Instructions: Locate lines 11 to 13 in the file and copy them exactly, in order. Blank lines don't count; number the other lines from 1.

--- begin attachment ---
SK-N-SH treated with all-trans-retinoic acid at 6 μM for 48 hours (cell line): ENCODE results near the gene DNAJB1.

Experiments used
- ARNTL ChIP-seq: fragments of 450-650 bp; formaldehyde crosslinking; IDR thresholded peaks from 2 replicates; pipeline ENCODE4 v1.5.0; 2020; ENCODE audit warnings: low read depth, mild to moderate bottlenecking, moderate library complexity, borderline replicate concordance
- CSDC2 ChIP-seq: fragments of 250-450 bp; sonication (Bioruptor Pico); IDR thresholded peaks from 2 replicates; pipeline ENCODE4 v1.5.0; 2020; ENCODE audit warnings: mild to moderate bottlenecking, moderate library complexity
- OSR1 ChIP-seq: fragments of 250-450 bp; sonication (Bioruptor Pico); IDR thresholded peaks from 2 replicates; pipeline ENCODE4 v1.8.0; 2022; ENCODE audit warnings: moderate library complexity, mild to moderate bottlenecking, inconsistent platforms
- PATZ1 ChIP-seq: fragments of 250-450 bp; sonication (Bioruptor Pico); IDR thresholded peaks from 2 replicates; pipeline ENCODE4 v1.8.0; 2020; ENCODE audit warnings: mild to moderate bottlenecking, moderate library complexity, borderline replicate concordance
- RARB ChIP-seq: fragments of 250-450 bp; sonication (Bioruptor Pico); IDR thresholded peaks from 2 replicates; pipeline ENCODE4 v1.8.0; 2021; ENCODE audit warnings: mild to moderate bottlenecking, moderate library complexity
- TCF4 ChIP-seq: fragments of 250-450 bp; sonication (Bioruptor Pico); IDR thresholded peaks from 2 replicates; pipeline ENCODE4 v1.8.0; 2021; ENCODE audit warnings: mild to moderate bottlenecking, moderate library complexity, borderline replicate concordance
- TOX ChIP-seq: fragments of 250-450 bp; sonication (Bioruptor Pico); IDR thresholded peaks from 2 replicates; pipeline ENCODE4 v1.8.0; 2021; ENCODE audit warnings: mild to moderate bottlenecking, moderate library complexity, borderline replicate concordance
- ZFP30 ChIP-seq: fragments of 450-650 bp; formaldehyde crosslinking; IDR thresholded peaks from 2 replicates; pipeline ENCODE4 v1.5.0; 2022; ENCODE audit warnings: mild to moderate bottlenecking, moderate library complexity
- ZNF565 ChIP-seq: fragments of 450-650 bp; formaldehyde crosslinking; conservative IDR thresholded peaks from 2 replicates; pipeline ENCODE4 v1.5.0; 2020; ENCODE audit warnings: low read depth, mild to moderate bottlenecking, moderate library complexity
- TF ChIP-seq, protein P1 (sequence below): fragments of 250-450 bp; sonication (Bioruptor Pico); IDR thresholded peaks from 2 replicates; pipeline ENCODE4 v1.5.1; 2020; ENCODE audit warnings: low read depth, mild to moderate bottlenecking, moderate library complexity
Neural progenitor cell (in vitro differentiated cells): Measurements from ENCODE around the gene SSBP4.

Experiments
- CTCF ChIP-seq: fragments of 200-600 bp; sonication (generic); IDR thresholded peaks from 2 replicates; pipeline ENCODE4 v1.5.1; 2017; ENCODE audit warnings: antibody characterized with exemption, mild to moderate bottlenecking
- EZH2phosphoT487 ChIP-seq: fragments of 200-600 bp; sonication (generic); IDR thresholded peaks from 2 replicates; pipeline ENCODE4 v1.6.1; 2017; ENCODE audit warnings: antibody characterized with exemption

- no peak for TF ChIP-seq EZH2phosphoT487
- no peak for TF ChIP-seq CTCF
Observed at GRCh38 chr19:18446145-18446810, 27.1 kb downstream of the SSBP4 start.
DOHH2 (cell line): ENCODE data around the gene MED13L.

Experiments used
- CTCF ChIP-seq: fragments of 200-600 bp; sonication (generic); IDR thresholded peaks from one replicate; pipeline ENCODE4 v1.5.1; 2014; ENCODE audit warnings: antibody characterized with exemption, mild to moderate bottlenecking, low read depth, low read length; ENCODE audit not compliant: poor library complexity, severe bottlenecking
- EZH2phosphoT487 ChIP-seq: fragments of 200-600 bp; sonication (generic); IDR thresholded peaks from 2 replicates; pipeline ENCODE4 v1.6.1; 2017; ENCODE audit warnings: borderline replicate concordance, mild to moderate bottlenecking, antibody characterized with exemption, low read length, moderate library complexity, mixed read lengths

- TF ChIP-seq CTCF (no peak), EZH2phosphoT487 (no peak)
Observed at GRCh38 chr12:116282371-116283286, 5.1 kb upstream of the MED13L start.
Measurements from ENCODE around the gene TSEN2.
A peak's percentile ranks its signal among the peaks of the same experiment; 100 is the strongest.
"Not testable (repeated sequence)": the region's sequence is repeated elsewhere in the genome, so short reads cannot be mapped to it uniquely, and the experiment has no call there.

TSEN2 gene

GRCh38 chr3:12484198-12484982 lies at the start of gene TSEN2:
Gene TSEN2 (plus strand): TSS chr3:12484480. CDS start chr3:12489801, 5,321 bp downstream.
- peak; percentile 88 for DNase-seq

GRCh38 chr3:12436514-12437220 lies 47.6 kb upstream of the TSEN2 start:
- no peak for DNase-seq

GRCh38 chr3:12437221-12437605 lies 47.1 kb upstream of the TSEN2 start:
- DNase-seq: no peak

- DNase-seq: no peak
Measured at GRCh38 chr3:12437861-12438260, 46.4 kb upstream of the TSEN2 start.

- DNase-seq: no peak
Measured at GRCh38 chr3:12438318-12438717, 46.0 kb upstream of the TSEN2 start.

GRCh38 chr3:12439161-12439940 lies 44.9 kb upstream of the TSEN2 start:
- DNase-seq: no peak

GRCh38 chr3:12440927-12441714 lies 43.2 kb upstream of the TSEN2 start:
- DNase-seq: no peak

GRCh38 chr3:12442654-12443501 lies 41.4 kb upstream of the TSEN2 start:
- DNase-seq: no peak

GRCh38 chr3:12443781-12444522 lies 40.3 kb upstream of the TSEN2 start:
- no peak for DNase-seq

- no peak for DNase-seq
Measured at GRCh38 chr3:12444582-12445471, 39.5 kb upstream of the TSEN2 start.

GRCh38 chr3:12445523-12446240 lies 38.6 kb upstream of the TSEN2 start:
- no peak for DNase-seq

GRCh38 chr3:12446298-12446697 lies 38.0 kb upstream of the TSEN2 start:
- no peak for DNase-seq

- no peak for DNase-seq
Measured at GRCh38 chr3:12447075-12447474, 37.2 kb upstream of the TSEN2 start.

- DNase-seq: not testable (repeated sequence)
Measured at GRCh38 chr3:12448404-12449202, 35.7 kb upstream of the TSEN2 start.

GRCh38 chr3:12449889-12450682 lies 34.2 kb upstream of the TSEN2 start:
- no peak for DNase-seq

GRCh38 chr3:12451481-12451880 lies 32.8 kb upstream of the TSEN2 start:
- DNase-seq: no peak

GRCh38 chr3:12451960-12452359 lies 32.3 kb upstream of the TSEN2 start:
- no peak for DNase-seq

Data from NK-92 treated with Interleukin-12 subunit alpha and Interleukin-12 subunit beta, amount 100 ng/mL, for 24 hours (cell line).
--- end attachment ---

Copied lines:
- ZNF565 ChIP-seq: fragments of 450-650 bp; formaldehyde crosslinking; conservative IDR thresholded peaks from 2 replicates; pipeline ENCODE4 v1.5.0; 2020; ENCODE audit warnings: low read depth, mild to moderate bottlenecking, moderate library complexity
- TF ChIP-seq, protein P1 (sequence below): fragments of 250-450 bp; sonication (Bioruptor Pico); IDR thresholded peaks from 2 replicates; pipeline ENCODE4 v1.5.1; 2020; ENCODE audit warnings: low read depth, mild to moderate bottlenecking, moderate library complexity
Neural progenitor cell (in vitro differentiated cells): Measurements from ENCODE around the gene SSBP4.